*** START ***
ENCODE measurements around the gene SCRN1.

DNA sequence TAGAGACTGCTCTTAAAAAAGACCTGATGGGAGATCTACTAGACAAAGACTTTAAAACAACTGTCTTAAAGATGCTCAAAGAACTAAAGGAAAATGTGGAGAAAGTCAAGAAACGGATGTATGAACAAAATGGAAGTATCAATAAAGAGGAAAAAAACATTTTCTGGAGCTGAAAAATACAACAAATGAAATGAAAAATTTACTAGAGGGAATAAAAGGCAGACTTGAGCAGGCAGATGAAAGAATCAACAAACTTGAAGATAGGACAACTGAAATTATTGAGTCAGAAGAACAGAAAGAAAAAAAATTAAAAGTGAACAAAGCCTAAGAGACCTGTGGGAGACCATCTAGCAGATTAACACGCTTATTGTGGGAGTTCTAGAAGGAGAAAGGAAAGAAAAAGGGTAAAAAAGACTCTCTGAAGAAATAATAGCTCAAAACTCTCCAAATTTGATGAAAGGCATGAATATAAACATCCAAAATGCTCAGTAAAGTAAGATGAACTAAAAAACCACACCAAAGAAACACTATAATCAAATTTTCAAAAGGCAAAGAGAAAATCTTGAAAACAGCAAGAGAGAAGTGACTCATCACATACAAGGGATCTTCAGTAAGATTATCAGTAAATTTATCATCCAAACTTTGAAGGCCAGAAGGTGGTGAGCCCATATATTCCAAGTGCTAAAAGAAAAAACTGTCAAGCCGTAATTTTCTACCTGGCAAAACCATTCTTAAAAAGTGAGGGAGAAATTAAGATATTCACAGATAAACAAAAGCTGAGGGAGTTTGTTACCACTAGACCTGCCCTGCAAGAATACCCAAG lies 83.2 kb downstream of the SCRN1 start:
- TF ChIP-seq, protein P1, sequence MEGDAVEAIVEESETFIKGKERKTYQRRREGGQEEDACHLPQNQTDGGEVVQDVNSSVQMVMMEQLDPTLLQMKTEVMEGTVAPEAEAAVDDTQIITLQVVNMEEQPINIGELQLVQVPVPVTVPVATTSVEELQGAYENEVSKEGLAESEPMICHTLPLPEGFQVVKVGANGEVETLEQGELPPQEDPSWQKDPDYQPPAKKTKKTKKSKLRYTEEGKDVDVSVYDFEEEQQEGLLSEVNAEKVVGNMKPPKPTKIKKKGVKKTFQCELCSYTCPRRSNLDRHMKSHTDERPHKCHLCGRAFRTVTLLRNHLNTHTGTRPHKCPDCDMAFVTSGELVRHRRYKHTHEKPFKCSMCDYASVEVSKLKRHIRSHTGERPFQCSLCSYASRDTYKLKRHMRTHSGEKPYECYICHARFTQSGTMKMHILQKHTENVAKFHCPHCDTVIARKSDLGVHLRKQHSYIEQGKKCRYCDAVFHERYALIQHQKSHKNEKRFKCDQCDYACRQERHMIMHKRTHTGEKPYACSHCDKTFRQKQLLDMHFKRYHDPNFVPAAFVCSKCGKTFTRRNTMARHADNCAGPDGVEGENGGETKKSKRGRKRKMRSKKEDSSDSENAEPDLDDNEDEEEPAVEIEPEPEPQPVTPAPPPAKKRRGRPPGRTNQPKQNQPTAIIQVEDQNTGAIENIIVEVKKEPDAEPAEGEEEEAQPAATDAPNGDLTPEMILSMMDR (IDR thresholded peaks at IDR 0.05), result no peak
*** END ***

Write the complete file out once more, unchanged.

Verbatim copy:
ENCODE measurements around the gene SCRN1.

DNA sequence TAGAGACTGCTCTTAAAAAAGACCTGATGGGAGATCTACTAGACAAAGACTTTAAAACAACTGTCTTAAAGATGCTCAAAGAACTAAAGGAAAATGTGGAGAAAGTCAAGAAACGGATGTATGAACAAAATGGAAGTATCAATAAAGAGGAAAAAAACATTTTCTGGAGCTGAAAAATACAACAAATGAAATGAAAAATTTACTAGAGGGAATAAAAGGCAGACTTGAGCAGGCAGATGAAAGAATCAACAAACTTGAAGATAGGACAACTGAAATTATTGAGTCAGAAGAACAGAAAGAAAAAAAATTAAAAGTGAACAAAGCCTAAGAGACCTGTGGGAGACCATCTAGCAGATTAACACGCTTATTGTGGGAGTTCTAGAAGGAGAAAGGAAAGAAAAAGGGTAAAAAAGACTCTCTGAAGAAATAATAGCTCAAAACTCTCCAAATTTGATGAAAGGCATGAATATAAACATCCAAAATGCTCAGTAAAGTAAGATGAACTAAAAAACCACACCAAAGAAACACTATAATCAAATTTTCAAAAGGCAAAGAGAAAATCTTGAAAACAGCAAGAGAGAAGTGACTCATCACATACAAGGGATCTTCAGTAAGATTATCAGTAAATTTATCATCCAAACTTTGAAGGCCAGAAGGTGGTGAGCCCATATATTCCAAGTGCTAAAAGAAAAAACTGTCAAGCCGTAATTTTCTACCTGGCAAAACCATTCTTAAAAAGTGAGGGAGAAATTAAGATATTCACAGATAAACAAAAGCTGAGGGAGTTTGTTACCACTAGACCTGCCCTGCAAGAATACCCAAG lies 83.2 kb downstream of the SCRN1 start:
- TF ChIP-seq, protein P1, sequence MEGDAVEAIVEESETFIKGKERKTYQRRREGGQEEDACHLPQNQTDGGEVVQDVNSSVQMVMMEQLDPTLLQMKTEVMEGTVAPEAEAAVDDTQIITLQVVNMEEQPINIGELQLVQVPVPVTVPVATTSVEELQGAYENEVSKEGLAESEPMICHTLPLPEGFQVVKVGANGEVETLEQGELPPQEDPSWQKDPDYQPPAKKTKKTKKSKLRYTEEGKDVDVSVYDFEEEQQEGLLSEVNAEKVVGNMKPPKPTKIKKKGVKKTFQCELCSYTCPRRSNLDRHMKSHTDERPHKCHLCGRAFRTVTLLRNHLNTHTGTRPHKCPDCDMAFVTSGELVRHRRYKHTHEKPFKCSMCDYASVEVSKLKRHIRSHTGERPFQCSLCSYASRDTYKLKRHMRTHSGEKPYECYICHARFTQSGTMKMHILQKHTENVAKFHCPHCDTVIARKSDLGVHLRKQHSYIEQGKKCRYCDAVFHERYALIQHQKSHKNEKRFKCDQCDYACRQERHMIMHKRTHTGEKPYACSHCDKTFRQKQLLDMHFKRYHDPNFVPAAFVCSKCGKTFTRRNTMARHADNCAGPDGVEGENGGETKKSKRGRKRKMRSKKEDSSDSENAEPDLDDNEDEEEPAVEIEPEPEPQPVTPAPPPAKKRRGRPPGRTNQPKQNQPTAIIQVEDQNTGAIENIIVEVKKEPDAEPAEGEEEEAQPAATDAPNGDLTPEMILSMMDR (IDR thresholded peaks at IDR 0.05), result no peak